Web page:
If your phone is rooted -- and only rooted -- you'll most likely get the update, though you'll lose root access. If you have a custom ROM installed, you're most likely not going to get the update.
Of course, if you have a custom ROM installed, chances are you're not worried about getting the official update.
Can you root again after the update? Erm, that depends if exploits have been closed. Best thing to do if you have to have root is to wait for a rooted ROM to be released. And we're already seeing some.
Will I lose all my apps? Do I have to buy them again?
Absolutely not. Assuming all goes well with the update (and we have every expectation that it will), everything should be as you left it.
And my e-mails? Contacts?
Yep. They should still be there. We recommend having everything sync'd to your Google account, just in case, but the update shouldn't touch any of your personal data.
What if an app doesn't work?
First thing we'd recommend is to hit uninstall and reinstall the app. Then hit the Android Central Forums and see if others are having the same problem. Then we'd contact the developer. Last resort would be to wipe the phone and start over.
What about installing apps to the SD card?
So here's the deal: Froyo provides the framework to install apps to the SD card. But it needs to be coded into the app in order to work. And not every app has been updated yet.
And another thing: If you install an app to the SD card, any corresponding widgets likely won't work. That's just the way it is.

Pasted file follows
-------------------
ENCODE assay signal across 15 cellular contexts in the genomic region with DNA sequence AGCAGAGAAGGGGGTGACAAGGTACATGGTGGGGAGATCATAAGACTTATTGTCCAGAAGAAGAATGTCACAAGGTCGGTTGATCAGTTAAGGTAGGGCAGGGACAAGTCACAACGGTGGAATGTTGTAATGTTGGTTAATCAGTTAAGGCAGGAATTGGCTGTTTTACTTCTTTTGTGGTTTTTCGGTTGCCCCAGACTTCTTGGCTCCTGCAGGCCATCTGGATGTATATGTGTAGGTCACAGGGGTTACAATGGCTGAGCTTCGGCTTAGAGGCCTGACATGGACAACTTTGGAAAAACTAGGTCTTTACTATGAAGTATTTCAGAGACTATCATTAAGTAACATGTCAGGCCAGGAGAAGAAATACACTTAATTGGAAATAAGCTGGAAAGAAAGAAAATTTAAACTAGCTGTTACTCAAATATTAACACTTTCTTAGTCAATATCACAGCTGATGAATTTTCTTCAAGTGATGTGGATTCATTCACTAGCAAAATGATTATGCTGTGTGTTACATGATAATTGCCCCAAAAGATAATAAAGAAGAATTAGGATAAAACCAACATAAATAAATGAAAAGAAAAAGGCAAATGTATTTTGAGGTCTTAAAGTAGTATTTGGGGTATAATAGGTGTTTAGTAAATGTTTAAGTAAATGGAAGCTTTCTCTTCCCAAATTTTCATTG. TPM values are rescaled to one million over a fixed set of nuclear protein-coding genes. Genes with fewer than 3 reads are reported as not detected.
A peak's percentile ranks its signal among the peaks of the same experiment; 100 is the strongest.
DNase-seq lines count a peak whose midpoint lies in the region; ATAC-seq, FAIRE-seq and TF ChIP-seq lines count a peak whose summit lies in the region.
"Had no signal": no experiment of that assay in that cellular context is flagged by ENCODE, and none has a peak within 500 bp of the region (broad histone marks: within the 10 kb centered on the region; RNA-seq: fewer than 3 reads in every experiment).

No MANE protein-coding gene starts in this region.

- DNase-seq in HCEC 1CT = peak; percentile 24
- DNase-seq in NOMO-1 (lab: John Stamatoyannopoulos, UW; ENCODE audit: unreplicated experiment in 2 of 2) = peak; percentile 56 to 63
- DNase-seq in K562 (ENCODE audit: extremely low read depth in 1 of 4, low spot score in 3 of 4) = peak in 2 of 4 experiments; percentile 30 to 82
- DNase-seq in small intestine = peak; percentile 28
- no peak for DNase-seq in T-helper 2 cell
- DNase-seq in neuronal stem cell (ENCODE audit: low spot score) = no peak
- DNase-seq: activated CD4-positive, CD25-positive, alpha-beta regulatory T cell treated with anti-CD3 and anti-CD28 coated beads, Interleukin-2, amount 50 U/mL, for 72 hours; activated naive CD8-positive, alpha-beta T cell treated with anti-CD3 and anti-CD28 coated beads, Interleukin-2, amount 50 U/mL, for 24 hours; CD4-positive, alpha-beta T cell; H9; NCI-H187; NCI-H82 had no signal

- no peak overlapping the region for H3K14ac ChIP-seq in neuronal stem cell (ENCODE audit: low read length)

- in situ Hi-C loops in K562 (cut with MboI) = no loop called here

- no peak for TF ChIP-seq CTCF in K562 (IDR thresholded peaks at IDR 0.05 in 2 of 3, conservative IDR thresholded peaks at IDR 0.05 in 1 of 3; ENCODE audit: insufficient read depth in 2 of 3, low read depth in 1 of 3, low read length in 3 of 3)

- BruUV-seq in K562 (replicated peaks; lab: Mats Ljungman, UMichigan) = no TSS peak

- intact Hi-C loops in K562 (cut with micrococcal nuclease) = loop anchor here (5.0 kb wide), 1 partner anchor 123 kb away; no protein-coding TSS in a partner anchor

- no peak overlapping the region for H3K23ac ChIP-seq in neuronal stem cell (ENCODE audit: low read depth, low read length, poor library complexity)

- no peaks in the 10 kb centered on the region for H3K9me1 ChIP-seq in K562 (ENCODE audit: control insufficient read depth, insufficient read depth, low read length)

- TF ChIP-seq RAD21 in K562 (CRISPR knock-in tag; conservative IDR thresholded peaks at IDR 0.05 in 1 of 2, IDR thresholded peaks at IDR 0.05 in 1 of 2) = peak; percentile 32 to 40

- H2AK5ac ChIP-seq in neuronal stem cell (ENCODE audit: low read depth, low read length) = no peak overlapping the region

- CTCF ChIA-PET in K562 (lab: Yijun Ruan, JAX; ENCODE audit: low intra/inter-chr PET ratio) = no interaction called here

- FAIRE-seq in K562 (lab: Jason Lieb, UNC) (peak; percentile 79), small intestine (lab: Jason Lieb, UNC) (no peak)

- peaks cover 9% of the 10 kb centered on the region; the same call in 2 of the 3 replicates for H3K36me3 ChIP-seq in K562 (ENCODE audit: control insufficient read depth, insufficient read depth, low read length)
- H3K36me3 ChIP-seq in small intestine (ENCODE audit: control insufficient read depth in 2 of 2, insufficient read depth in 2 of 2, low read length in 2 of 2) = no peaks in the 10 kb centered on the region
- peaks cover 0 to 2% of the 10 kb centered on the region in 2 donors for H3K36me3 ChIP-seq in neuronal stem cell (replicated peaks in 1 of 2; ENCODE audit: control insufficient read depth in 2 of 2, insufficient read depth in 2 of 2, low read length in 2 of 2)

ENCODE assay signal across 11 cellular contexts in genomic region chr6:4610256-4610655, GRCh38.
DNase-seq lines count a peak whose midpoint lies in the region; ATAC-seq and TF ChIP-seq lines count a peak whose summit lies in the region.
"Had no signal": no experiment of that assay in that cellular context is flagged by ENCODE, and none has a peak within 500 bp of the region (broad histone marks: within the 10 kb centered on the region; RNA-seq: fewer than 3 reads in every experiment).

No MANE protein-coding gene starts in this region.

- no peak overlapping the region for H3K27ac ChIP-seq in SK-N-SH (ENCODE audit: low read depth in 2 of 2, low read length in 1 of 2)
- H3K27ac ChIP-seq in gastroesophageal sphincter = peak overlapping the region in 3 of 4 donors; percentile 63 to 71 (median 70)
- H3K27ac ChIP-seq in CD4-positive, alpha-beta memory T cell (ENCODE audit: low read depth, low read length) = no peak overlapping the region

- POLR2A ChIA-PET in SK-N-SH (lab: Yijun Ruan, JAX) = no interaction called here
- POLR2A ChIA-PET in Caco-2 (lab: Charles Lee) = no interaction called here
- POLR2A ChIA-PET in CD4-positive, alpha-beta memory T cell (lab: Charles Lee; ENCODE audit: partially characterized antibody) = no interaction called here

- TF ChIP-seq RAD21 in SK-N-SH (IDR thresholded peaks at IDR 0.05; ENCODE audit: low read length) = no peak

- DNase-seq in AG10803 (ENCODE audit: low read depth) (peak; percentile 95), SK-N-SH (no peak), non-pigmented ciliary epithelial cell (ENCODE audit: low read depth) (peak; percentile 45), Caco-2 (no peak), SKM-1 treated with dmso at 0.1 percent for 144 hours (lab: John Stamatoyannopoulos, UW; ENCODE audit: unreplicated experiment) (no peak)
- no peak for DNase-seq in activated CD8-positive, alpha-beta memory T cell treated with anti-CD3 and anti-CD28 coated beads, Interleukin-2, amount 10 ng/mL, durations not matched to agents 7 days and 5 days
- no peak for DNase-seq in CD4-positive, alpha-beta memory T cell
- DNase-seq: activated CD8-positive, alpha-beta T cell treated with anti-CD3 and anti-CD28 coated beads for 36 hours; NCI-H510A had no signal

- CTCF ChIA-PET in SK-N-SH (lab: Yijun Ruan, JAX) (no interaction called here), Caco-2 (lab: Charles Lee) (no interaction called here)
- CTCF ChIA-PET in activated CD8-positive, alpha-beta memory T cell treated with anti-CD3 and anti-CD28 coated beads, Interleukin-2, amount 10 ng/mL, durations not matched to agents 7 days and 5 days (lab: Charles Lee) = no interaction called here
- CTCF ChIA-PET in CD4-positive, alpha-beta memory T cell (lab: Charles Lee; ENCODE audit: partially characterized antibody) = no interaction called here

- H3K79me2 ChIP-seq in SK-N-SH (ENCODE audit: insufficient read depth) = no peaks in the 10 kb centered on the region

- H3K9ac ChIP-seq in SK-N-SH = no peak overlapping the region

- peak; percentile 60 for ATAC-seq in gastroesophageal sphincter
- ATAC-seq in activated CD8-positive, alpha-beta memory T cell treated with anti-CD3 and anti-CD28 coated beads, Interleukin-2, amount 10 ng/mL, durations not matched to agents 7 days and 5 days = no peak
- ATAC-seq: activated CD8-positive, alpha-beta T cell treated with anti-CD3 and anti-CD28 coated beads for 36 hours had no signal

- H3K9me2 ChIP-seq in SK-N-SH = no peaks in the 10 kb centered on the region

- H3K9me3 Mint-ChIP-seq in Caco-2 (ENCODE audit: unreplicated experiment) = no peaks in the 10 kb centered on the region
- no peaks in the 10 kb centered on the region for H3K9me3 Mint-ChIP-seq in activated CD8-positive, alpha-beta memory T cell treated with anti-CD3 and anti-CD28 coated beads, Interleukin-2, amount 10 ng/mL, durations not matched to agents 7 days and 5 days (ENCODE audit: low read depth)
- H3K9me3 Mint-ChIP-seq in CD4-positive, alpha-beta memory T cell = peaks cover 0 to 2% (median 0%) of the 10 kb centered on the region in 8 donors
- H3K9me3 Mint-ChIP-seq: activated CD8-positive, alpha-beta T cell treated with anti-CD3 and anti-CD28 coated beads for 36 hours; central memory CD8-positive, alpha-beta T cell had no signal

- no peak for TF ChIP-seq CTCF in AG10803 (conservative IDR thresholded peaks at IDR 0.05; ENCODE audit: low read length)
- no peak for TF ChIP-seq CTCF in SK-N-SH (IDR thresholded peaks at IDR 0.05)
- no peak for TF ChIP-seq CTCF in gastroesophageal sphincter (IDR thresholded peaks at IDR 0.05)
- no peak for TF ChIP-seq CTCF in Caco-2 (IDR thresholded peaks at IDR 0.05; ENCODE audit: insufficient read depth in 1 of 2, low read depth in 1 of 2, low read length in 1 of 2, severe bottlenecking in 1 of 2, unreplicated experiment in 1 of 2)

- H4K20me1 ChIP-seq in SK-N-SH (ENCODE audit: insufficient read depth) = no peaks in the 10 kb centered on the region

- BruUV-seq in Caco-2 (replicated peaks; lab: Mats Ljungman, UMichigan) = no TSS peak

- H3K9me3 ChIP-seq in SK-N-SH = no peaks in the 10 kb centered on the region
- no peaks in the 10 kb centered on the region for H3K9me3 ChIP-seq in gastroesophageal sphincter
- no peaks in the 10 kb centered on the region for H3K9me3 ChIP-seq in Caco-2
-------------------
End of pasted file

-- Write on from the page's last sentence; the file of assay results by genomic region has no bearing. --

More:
Oh, and another thing: If your phone's SD card is mounted to your computer as a disk drive, anything installed on it is going to be unavailable. Just the way it is.
How long will the update take?
It depends on your data speed. But it should just be five or 10 minutes from the time you get the update notice. It'll download in the background, and then your phone will reboot into the recovery mode and apply the update.
Do I need to do anything before I get the update?
Nope. Best thing you can do is keep your phone charged.
Great! So, when will I be getting Froyo?
Thought you could trick us, eh? We still don't know.
Best Chromebook 2020: Top picks for Budget, Students, Kids, and Power Users
We've done the research to figure out the best Chromebooks for you, your kid, your student or for anyone who needs a solid Chrome OS laptop.
Don't buy a cheap Apple Watch or Fitbit knockoff on Amazon
We've all been tempted by a seemingly good tech deal, however, you should avoid those cheap Apple Watch and Fitbit knockoffs on Amazon. Here's why.
Samsung will soon let you unlock your Galaxy phone with just your voice
According to a new report, Samsung will introduce the ability to use Bixby Voice as a biometric option with One UI 3.1.
The Xperia 1 II is our favorite phone for shooting video
If video recording is your thing, then look no further than the Sony Xperia 1 II — it offers a large screen, three great cameras, and extremely robust manual video controls.